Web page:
Talk is cheap, and sentimental talk cheapens public discourse in dangerous ways at a time when total sobriety is required. Eight weeks into a public health and economic catastrophe, the facts before us should be sobering enough:
- Disease and death in this pandemic overwhelmingly afflict communities of color (e.g. despite making up just a third of the state’s population, 70% of the dead in Louisiana have been African American; in Michigan the numbers are 14% and 40% respectively, etc).
- The crisis has already condemned low-income families to a shocking level of food insecurity, with one-fifth of American kids now at risk of going to bed hungry each night.
- Many of those forced to work—especially women of color—will sicken and die in a too-rapid “reopening” aimed at saving businesses.
- The rapidly widening divide between wage workers and cosseted “knowledge workers” has become scandalously apparent.
- Economic insecurity for many of those we call “essential workers” has grown still worse during this crisis, as wages are pushed further down.
- While conservatives in Congress resist saving cities and states from bankruptcy, they used crisis legislation to give rich speculators and real estate tycoons a $200 billion “second helping” on top of the lavish tax cuts these pigs already enjoyed in the 2017 tax law.
- With union organizing rights already gutted, big employers still making big bucks during the pandemic feel free to snuff organizing drives with impunity; Trump specifically ensures that even the union workers in crowded meatpacking facilities will be forced to continue working without the normal workplace health & safety protections.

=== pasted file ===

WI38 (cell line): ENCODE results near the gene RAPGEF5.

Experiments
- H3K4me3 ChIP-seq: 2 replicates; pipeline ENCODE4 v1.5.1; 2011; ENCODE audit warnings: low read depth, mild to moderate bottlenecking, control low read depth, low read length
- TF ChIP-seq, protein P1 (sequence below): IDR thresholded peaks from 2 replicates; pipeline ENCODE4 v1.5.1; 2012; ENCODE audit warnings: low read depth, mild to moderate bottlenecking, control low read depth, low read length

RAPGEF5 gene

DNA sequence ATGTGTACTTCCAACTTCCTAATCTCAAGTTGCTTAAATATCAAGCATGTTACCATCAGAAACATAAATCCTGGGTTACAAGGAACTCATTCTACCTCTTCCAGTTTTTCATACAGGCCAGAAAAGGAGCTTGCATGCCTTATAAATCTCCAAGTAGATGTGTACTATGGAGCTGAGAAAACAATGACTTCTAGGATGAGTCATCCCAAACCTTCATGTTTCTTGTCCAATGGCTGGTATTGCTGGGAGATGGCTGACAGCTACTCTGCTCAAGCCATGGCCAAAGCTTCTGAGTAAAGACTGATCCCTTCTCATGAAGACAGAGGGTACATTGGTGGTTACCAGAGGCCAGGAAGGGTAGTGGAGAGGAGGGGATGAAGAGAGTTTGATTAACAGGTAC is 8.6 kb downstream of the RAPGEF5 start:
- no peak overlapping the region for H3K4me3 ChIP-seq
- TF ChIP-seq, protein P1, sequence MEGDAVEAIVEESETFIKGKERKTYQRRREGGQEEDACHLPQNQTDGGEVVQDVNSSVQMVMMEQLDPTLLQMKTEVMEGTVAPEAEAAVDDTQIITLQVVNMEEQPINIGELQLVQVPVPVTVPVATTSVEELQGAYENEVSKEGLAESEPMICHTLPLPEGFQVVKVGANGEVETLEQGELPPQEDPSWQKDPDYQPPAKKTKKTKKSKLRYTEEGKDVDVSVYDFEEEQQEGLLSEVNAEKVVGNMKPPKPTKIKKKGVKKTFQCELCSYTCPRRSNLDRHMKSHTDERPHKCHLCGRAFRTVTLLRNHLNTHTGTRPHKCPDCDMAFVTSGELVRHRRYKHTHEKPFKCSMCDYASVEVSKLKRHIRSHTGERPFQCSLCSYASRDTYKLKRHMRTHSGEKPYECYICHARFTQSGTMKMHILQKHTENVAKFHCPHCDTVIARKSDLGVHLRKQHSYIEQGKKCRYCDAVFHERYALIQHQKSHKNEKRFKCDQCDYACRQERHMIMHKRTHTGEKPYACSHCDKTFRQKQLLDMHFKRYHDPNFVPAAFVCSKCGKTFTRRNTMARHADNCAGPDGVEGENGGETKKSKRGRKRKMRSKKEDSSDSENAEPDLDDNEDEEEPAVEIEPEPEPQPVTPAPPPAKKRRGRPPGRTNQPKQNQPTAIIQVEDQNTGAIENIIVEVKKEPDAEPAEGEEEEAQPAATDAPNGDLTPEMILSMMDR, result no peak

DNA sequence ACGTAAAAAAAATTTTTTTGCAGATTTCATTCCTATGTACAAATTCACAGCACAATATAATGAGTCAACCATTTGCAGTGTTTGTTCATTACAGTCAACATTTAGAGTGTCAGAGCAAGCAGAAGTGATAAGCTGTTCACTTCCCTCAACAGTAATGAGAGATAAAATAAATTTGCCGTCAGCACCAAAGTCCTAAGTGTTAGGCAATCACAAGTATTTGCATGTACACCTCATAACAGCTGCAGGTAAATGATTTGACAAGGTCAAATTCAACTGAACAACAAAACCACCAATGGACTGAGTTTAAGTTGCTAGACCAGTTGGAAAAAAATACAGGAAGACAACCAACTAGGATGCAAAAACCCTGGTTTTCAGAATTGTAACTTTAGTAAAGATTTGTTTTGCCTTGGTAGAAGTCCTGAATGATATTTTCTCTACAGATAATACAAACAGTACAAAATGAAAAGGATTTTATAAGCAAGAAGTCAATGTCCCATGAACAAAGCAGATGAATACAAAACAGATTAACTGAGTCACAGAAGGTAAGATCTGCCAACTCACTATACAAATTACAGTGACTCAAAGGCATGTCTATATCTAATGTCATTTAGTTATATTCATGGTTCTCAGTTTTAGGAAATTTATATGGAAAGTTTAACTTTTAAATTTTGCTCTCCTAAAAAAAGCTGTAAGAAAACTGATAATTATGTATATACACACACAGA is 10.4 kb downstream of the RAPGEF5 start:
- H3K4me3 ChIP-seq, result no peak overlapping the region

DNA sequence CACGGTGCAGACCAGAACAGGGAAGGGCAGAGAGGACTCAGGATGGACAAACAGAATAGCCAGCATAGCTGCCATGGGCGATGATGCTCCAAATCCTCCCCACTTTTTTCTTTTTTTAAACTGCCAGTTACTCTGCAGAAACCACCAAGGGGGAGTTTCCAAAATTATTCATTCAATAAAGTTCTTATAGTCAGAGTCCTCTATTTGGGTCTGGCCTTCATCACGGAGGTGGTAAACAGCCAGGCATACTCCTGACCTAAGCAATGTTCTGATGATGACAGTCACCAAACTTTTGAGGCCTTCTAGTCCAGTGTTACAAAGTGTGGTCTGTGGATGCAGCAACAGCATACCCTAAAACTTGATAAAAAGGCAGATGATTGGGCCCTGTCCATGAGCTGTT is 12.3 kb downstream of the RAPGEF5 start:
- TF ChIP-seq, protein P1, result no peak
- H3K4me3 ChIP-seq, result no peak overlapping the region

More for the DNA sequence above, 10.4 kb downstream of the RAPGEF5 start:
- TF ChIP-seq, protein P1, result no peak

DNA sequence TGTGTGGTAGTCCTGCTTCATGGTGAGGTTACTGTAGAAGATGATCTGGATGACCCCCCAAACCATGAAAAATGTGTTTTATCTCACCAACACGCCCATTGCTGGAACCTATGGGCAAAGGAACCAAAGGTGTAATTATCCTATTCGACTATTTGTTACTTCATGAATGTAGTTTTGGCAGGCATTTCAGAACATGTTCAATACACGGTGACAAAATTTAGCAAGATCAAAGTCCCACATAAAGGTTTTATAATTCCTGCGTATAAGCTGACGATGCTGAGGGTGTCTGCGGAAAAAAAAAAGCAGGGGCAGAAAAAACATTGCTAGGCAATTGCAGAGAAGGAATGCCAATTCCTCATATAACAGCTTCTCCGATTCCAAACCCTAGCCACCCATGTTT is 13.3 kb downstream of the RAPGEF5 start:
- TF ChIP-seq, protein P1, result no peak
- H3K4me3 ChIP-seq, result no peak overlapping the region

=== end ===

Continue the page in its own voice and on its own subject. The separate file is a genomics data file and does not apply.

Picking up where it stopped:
In this dire context the need for careful language and scrupulous truth-telling among the leaders on the liberal side should be self-evident. But clarity and scrupulosity are rarely what we get. Take, for example, three of the slogans that fall so easily from the lips of high-minded liberals, including religious liberals, during this time of trial:
“We’re all in this together”: How is this not a colossal lie that gives comfort to the already comfortable while insulting those who suffer most? A virus may not discriminate, but a society that does—and in a huge way—is the exact opposite of one in which all suffer together, experiencing comparable levels of fear and dread.
“We salute our heroes”: A more truthful form of this throwaway expression would be “We salute our sacrificial victims.” My postal carrier may appreciate the thank you that I shout to her from across the street; EMT drivers and ICU nurses might warm to the nightly serenade of applause from open windows; but all of them would much rather have proper safety protection, hazard pay, and, in the case of the badly exposed wage workers, a degree of job security along with basic union rights. It is unfortunate, in this context, that the latest 1800-word “let’s fix it” bill to come from House Democrats is called the HEROES Act, when in fact what their bill precisely does not do is maintain employment lifelines for first responders and others, whereas what it does do is heavily subsidize the private health insurance industry.
“Nothing will ever be the same”: In all likelihood a whole lot will be the same, only worse, as large corporations consolidate their strength in relation to smaller businesses and as the American caste system grows still more rigid and more suffocating for those at the bottom.
In a searing exploration of the liberal mindset in relation to policing, Yannick Marshall notes how the repeated mantra of “We will hold them accountable!” in the mouths of the liberals “assumes the benevolence of the violent” and functions to obscure the centuries-long persistence of lethal anti-Blackness in America. Right now the Covid-related sloganeering of perfectly secure white liberals is having the same obscuring effect; it’s mere rhetorical chump-change offered up in a way that ensures we do not actually have to see the wounds or hear the groans of the sufferers.